Give Your Dog A Gift That Really Stinks!

pexels-photo-216941.jpeg

Got your dog a brand new toy?
A dinosaur that bleats or a hedgehog that squeaks?
Maybe a bug eyed sheep with little green feet?

How does your dog know it’s a dog toy? Can he read the label?
All you need to accomplish this literary feat is a laundry hamper.
Contrary to popular opinion all dogs are literate.
They read with their noses and insist that all popular dog novels
be prepared in an olfactory factory.

Stuff the new toy into the laundry hamper and let the bleating sheep marinate for a day before presenting it to your dog. Yes, a day long snuggle up with the socks makes the toy undeniably his. The dog’s motto, ‘he who has the most stink wins’ is written with invisible ink on all doggie foreheads.  The more an item is handled, worn or otherwise stunk up by humans the more valued it becomes to dogs. Yes, this is why  remotes are more likely to be chewed than the dictionary.

If dogs could bid on ebay underwear and socks would lead the chase. Pillowcases, those repositories of high stink hair oils, would also be sought after with doggie teeth bared. Shoes, glasses, wallets, and purses are all valued items in the stink parade. If you got the stink then you get the bids.

Plunge those new toys into the holder of all things laundry and watch how well your dog reads. He’ll be a speed chewer with a photographic nose memory for all the toys in his universe.

Dear Dr. Sue

Dear Dr. Sue.png

Hello to Bailey and his family,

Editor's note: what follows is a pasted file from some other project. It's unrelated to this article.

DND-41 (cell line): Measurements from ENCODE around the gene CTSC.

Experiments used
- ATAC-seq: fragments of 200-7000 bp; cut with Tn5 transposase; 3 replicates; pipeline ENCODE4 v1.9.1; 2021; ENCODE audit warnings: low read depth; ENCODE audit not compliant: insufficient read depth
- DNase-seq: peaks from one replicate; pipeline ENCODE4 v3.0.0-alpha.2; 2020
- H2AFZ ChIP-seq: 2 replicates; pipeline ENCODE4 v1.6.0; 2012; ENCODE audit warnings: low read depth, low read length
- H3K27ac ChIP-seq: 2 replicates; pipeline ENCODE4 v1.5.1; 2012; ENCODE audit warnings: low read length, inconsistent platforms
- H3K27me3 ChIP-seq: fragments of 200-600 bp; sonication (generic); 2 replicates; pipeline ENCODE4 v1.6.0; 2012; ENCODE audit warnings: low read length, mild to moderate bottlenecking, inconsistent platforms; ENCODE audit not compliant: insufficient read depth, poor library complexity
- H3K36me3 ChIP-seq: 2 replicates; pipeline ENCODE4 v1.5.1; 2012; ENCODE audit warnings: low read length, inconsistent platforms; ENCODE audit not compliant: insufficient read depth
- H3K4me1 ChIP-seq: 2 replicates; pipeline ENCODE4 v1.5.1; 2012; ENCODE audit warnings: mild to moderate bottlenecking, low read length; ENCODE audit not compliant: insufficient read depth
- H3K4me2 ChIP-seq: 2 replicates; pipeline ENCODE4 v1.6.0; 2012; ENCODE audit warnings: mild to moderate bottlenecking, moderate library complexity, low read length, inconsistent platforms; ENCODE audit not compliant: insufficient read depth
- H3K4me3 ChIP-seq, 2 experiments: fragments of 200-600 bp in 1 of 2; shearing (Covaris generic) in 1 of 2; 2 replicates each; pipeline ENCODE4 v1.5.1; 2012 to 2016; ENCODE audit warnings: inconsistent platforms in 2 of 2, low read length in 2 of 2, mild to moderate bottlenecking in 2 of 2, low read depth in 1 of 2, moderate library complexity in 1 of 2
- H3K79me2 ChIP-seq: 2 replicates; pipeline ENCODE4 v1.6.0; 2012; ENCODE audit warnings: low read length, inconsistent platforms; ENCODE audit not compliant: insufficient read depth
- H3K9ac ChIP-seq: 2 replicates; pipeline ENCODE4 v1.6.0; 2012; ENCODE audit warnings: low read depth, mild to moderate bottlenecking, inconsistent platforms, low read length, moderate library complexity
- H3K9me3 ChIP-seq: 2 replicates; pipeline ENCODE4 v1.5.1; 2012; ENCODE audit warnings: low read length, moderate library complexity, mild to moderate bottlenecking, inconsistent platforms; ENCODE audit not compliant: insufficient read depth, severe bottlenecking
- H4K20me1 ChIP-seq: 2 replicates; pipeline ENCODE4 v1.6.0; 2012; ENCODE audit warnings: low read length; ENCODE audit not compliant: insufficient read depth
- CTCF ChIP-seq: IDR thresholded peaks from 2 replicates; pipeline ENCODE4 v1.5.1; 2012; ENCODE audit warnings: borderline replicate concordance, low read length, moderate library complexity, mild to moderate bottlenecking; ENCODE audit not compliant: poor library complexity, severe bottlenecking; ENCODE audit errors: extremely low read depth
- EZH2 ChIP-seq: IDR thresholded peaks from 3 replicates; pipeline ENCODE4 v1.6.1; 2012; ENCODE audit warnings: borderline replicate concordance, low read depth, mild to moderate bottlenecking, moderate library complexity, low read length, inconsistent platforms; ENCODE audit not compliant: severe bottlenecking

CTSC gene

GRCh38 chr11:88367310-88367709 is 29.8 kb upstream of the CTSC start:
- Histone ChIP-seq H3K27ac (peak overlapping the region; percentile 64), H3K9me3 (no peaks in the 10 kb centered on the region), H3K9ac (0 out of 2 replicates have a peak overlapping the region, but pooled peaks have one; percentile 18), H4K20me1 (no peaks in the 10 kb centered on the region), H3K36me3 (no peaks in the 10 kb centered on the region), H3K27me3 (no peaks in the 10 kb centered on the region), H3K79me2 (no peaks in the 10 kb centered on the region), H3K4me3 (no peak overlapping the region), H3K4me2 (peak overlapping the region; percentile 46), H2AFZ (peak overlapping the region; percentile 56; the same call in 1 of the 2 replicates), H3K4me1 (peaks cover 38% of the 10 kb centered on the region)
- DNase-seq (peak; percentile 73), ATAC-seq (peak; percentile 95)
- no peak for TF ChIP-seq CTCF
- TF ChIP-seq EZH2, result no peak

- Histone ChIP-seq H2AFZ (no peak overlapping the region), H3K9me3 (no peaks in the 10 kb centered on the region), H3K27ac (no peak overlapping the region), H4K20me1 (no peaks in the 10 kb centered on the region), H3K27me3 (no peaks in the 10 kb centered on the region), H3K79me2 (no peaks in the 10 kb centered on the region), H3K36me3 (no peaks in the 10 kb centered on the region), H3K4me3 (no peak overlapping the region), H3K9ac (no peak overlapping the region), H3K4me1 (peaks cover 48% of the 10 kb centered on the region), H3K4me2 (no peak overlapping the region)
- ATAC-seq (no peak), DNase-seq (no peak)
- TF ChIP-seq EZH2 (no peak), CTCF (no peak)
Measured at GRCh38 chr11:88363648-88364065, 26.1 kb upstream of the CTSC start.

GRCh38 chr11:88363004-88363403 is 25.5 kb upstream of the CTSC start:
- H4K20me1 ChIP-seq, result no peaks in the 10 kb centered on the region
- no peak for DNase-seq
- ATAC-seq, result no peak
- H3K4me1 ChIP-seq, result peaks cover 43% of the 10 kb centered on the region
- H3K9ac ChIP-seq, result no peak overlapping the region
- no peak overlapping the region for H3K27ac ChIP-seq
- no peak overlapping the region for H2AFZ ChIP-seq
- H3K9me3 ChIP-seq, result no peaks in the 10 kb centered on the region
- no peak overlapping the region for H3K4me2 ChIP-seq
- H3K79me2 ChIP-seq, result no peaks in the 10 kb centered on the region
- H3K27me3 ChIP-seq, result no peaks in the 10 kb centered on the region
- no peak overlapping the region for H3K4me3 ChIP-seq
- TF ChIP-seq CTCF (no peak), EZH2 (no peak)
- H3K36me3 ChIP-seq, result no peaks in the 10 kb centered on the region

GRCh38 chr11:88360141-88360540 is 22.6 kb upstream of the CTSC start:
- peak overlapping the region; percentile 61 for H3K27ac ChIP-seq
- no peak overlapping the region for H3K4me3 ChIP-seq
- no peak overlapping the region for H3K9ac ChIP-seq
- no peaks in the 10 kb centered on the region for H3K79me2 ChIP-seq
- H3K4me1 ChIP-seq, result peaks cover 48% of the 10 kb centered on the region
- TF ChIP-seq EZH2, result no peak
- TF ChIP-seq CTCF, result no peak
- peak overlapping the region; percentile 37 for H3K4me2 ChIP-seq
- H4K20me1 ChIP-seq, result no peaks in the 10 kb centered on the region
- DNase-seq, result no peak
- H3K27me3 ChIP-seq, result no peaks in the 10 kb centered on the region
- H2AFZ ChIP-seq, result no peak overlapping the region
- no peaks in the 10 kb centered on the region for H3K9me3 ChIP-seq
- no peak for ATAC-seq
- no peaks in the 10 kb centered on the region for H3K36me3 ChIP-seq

Thanks for the genius compliment...it's more the forty years of understanding the life of tiny breeds that clued me into the problem. As long as he has enough blanket to keep himself warm, he won't wake up through the night. Thanks for buying and reading my book Pee Free. See you in class!

When is a dog behavior actually a canine miscommunication?

Dear Dr. Sue

      We just adopted an older dog from the animal shelter and couldn't be happier. He's a good dog but we've encountered one small behavioral problem that I think may actually be fairly common in rescue dogs. When my seven -year-old son hugs him, our new dog gets tense and growls. He's never actually tried to bite, but I'm worried this could be a sign of future aggressive dog behavior. Otherwise he is always such a loving and sweet dog. What can we do?

 

Sincerely,

   Growly Guy


 

Dear Growly Guy,

     Congratulations on your new addition!  Thanks for giving this dog a second chance. Now, let's give him the best chance.

      Dogs don’t like to be hugged. It's an anti-dog behavior. Sure, your human kid knows that hugging is an expression of love, but that's a human behavior, not a dog behavior. And here in lies our clash of cultures.

     Explain to your son that hugging makes a dog feel trapped. To a dog, a hug feels a lot like a neck hold. When your new pup struggles to escape this uncomfortable embrace, as is a normal dog behavior, your son tightens his hold (a normal kid behavior) thus making your dog nervous and uncomfortable, which is why he growls. It's a classic miscommunication between species. Your son just needs new and better ways to express affection and connect to his new pal.

     Kids like action and so do dogs. My JustForFun Agility will give your son a way to channel all that love, and energy, in a more productive way. Your new dog will learn to follow commands from your son and together they can form a bond through their new dog sports. And there's more than just Agility to choose from- Be sure to check my website at www.suemyles.com/dogsports for all the fun actives I offer for dogs and their humans.

 

     I hope this helps you to understand your dog's behavior a big more clearly. More often than not, I find most of these "problems" tend to be less of a canine behavior problem and more of an inter-species miscommunication!